Do not grace your narcissist with the benevolence of your gaze, do not acknowledge them, do not look at them, make sure they know you cannot see yourself reflected in their dysfunction. Get a solicitor who understands narcissism(and most divorce lawyers do), and let them do your solicitors work.

I enjoyed reading your husband describe his narcissism in the Daily Mail, it was very undignified. Your lawyers must be ecstatic.

Military Coup

The dying days of a political and economic settlement are what educates those who formulate what comes after. Much of this blog was spent with an eye cast to Egypt, and today we are here again. President Morsi is gone. Existing political forces and the dissent neo liberalism defines is no longer adequate and cannot be imposed on the springs and occupies of a crumbling post war settlement.

BBC have celebrations as if this is a garden party, Al Jazeera announced shortly after my friend Sophie, that an interim President has been appointed and the constitution has been suspended,  and we watch as the unravelling of the Washington Consensus continues. Everyone is careful not to mention Israel or Palestine.

Channel 4 lamented and asked what happened to Egypt’s democratic moment, framing discussion about what was an series of revolutionary moments in a wider context, as we move as a globe past that understanding of power. I read back Gillian Tett’s astonishing comment piece on the reality of the economic parasite that underpins this revolution and the political manouvering to protect it.,.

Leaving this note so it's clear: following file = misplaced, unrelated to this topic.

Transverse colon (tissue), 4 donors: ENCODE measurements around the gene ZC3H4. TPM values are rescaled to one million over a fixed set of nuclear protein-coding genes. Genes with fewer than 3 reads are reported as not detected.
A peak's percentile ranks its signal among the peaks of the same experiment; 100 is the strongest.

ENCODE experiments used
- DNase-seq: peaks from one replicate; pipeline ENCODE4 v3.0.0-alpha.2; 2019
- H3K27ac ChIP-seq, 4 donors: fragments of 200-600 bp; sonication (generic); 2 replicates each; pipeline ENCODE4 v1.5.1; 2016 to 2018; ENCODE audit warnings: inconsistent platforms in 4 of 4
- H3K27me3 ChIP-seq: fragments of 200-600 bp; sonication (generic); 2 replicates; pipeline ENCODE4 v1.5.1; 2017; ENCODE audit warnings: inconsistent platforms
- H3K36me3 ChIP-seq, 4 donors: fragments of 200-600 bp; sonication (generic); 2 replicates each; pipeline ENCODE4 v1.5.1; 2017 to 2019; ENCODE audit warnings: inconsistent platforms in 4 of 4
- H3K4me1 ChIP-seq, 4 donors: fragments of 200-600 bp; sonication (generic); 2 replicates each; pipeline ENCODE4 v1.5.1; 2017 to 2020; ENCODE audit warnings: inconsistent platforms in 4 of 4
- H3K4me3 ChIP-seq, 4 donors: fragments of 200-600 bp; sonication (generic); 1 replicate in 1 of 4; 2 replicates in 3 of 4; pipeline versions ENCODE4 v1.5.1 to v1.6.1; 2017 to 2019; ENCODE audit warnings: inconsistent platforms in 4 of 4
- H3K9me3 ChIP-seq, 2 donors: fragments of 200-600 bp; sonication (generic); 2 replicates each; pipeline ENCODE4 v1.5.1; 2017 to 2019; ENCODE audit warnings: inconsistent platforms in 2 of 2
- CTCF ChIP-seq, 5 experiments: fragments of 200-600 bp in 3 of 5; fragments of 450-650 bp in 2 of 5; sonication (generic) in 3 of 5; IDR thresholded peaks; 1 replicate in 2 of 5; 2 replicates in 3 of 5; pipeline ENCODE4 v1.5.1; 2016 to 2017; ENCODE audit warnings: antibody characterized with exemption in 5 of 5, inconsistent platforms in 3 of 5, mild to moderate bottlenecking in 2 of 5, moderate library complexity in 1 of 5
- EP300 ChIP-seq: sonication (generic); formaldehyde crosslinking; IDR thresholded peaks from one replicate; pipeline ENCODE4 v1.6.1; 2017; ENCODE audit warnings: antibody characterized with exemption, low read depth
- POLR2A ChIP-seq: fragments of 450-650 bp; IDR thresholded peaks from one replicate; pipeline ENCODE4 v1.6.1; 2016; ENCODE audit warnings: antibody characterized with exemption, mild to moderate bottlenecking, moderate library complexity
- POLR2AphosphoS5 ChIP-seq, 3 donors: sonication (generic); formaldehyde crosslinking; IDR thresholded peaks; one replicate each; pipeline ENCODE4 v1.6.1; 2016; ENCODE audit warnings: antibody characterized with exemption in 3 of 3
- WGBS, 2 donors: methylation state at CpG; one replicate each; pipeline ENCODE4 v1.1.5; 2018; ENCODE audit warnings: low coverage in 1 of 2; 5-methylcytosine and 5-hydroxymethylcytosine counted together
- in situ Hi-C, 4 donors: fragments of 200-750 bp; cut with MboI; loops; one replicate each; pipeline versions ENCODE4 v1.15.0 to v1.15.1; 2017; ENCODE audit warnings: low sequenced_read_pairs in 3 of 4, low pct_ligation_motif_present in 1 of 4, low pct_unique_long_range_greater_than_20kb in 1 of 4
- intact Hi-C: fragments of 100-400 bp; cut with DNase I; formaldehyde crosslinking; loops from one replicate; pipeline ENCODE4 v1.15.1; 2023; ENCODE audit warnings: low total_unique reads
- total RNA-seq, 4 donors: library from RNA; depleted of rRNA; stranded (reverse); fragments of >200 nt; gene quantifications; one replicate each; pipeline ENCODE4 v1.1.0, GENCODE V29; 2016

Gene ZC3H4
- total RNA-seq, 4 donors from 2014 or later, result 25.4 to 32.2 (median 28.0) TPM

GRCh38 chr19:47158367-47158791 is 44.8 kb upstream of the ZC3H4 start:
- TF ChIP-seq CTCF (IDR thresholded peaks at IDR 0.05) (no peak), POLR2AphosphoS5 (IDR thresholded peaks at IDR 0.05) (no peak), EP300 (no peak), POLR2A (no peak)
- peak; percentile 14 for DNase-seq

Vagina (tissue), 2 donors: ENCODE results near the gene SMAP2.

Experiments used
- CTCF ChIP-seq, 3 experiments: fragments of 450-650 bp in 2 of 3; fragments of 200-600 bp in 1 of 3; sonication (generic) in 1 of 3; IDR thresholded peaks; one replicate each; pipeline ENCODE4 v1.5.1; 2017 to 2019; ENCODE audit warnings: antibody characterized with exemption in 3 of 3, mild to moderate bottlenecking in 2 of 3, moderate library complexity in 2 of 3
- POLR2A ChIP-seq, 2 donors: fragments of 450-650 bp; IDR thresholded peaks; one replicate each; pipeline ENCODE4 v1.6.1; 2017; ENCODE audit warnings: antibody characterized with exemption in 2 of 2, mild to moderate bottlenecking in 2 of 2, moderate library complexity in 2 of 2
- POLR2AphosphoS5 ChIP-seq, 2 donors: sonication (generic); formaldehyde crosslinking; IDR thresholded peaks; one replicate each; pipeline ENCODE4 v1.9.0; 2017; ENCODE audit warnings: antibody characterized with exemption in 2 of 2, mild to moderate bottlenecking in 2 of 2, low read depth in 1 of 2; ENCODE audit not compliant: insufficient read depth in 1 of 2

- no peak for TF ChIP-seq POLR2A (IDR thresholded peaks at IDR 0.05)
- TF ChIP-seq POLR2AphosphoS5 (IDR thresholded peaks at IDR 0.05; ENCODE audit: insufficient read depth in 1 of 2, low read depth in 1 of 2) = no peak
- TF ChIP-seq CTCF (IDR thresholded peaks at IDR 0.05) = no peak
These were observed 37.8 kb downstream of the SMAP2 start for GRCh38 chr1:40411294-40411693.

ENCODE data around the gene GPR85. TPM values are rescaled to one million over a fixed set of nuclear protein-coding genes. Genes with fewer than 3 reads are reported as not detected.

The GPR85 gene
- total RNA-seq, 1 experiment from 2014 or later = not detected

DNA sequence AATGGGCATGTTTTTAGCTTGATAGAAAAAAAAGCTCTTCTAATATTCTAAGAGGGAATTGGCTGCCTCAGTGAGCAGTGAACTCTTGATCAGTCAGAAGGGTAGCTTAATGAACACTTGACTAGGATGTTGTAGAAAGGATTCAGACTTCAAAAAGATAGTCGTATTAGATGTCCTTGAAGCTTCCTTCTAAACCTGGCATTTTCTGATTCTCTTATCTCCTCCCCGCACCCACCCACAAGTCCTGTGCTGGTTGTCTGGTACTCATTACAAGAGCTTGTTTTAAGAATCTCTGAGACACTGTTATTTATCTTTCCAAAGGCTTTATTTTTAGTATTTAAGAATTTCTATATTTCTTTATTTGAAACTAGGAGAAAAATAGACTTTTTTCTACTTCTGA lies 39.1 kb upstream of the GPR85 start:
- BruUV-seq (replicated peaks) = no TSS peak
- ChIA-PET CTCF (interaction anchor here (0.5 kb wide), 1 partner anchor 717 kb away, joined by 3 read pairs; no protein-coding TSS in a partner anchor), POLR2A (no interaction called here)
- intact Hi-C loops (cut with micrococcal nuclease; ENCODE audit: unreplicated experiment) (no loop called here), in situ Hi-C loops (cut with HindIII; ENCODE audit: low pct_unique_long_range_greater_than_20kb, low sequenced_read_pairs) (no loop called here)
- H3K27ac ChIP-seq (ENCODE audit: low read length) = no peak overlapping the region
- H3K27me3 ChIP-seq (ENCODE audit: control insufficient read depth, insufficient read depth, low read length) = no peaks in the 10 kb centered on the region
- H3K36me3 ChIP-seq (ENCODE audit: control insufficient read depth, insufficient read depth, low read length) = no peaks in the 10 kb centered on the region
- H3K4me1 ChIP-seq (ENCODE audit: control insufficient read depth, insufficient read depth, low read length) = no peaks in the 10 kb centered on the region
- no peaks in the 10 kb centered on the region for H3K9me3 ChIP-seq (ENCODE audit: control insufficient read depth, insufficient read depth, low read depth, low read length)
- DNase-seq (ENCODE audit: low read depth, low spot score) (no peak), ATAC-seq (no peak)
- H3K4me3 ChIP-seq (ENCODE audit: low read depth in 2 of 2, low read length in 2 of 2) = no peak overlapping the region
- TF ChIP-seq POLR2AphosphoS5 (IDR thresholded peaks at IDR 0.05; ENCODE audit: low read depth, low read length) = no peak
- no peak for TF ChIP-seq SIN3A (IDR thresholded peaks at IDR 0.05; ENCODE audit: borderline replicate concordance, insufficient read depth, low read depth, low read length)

The military were clear this time as well as last, about the need for the disposable bit of the system to be sacrificed, and terrified of the appearance they may be accountable, we see the same manouverings as last time.  Who funds the military, a question that still has the same answers as last time.

I read the tweets of those who had been so excited and naiive the first time, after watching a revolution channeled through a US funded media election, tied to condition after condition that the status quo would remain but under the oppression of Islamism. We have reached the point where people watched how the elite liberals capitalised on their social media use for their own political aims, how the Muslim Brotherhood as the existing force within a system that is over expected their route to power to be painless and from the tweets within Tahrir Square the female revolutionaries whose naiivety was shattered are still fighting their own battle in this public square. People will soon be naming their oppressor and will not be confusing passengers and drivers. US embassies have been closing as protesters make their feelings known and US citizens are warned to avoid.